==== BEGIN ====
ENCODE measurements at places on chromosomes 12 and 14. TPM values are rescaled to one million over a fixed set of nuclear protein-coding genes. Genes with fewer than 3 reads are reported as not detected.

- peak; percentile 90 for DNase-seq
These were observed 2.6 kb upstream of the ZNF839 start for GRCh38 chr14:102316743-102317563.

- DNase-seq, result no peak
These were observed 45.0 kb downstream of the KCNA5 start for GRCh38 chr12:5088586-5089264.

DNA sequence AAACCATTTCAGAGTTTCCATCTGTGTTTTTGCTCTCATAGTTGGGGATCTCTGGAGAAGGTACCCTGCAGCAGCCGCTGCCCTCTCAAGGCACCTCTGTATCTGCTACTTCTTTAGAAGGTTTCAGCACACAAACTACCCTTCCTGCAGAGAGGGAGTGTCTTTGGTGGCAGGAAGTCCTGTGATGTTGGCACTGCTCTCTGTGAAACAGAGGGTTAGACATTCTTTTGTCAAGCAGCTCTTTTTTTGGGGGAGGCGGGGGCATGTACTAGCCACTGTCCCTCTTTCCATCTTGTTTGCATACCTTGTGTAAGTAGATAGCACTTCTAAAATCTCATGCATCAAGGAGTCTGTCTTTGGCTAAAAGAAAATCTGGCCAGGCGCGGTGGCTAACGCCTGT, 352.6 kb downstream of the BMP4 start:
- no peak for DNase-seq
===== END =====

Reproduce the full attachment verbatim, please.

ENCODE measurements at places on chromosomes 12 and 14. TPM values are rescaled to one million over a fixed set of nuclear protein-coding genes. Genes with fewer than 3 reads are reported as not detected.

- peak; percentile 90 for DNase-seq
These were observed 2.6 kb upstream of the ZNF839 start for GRCh38 chr14:102316743-102317563.

- DNase-seq, result no peak
These were observed 45.0 kb downstream of the KCNA5 start for GRCh38 chr12:5088586-5089264.

DNA sequence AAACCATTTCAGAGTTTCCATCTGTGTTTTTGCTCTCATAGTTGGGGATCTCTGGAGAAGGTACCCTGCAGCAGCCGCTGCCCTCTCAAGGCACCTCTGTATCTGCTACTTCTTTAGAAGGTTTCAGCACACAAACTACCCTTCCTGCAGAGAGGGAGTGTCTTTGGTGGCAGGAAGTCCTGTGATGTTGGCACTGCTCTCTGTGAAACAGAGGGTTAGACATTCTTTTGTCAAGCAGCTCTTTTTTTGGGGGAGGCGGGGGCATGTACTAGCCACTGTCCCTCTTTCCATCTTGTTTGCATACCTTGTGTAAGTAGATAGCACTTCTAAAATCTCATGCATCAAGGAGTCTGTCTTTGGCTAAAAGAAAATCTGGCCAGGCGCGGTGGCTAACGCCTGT, 352.6 kb downstream of the BMP4 start:
- no peak for DNase-seq